Missing in Action: Affectivity in Being and Time

  • Daniel O. DahlstromEmail author
Part of the Philosophers in Depth book series (PID)


Despite the importance that Heidegger assigns to affectivity structurally in Being and Time, accounts of the relevant sorts of affectivity are frequently and, in some cases, perhaps even egregiously missing from existential analyses that form the centerpiece of the work. The aim of this chapter is to demonstrate as much. After recounting the considerable insights of Heidegger’s general account of disposedness and affectivity and the fundamental status he assigns to them, the focus of the chapter turns to the secondary status often accorded them in the first half of Being and Time and the seemingly crucial absence of an adequate account of the affective dimension of authentic existence, in the second half of the work. After making the argument that, according to Heidegger’s own criterion, the adequate rootedness of the existential analysis demands a more robust account of the affective character of existing authentically, the chapter concludes with an open question about the mood of undertaking the existential analysis itself.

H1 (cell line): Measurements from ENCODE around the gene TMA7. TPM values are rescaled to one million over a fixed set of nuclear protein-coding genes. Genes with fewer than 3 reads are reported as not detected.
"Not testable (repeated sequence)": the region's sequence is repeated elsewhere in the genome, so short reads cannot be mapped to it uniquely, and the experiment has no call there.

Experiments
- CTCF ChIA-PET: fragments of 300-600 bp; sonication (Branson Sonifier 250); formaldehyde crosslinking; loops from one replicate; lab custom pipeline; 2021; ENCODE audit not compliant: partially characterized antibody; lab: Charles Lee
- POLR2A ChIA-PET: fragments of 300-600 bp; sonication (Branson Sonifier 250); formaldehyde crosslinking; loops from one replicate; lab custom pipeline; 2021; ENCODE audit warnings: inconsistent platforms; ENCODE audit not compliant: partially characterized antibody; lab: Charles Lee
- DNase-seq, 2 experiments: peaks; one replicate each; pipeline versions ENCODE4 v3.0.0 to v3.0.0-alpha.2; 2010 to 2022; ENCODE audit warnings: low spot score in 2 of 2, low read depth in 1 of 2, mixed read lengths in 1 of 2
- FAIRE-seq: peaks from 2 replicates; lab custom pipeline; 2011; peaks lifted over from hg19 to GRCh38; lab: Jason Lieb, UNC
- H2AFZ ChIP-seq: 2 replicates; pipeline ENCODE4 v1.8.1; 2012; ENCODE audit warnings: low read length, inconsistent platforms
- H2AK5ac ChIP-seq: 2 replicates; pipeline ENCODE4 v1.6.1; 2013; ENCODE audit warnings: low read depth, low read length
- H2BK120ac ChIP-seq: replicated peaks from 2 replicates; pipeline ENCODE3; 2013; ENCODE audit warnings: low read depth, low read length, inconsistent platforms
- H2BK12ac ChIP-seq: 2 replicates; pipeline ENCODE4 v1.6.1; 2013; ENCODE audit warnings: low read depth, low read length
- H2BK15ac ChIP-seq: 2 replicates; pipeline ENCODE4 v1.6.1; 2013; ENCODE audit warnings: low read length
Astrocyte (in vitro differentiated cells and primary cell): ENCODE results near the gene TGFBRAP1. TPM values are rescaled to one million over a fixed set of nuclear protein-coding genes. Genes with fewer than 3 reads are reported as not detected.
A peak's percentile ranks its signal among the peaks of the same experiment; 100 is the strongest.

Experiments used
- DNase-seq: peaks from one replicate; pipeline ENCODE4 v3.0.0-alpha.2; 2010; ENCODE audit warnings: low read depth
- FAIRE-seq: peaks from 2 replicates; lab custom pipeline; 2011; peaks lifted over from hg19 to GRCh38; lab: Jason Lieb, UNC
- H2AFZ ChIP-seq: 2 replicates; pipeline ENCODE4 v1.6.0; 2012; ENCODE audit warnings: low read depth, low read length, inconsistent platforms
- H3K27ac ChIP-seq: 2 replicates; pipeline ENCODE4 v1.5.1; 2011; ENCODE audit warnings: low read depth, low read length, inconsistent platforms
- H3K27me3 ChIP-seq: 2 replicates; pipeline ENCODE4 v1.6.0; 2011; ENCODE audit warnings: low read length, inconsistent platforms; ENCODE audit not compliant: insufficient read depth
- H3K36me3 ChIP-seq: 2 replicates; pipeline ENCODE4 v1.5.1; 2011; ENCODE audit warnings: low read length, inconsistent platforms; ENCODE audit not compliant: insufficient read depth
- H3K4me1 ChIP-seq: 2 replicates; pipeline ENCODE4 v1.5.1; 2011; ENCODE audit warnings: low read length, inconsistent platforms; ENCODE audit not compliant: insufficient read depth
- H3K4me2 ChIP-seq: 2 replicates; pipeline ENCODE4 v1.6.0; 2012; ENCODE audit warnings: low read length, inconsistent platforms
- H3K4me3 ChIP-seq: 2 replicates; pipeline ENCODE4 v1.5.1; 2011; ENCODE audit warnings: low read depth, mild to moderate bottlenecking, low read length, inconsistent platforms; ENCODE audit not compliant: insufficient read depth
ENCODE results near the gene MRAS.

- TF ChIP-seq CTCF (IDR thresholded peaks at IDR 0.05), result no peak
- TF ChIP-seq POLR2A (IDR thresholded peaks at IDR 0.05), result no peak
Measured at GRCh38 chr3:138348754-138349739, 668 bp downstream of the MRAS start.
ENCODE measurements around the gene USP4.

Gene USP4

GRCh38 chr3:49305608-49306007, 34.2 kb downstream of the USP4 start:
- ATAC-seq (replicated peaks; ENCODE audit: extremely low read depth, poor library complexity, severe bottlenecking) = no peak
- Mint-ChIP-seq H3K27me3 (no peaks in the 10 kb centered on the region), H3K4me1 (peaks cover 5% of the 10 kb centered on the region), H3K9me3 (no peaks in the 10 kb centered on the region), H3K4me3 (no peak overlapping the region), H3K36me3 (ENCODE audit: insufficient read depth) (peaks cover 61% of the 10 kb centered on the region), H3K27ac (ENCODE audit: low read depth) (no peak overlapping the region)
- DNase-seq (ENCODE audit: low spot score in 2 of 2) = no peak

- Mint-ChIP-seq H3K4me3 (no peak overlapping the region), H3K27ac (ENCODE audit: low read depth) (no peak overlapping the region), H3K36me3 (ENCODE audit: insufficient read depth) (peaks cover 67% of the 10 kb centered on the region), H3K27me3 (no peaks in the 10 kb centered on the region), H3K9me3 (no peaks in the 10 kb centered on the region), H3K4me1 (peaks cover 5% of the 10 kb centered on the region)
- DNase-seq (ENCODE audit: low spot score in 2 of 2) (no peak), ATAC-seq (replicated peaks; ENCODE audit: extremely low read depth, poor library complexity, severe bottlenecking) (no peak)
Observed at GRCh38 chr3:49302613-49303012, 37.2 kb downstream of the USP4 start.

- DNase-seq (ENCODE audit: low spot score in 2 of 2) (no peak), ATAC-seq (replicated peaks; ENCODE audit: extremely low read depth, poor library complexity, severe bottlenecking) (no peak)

Affectivity Angst Anxiety Authenticity 


  1. Elpidorou, Andreas, and Lauren Freeman. 2015a. “Affectivity in Heidegger I: Moods and Emotions in Being and Time.” Philosophy Compass 1–17.Google Scholar
  2. Elpidorou, Andreas, and Lauren Freeman. 2015b. “Affectivity in Heidegger II: Temporality, Boredom, and Beyond.” Philosophy Compass 1–20.Google Scholar
  3. Freeman, Lauren. 2016. “Defending a Heideggerian Account of Mood.” In Philosophy of Mind and Phenomenology, edited by D. Dahlstrom, A. Elpidorou, and W. Hopp, 247–267. New York: Routledge.Google Scholar
  4. Friedrich, Schleiermacher. 1988. Kritische Gesamtausgabe. Fünfte Abteilung: Briefwechsel und biographische Dokumente, edited by Hans-Joachim Birkner et al. Band 2. Berlin: de Gruyter.Google Scholar
  5. Gendlin, Eugene T. 1978/1979. “Befindlichkeit: Heidegger and the Philosophy of Psychology.” Review of Existential Psychology & Psychiatry 16 (1–3): 43–71.Google Scholar
  6. von Arnim, Bettina. 1840. Günderode. Band I. Leipzig: Levysohn.Google Scholar
  7. von Hoffmannswaldau, Christian. 1695. Begräbnis Gedichte in Herrn von Hoffmanswaldau und anderer Deutschen auserlesene und bißher ungedruckte Gedichte. Band 1. Leipzig: Fritsch.Google Scholar

Copyright information

© The Author(s) 2019

Authors and Affiliations

  1. 1.Boston UniversityBostonUSA

Personalised recommendations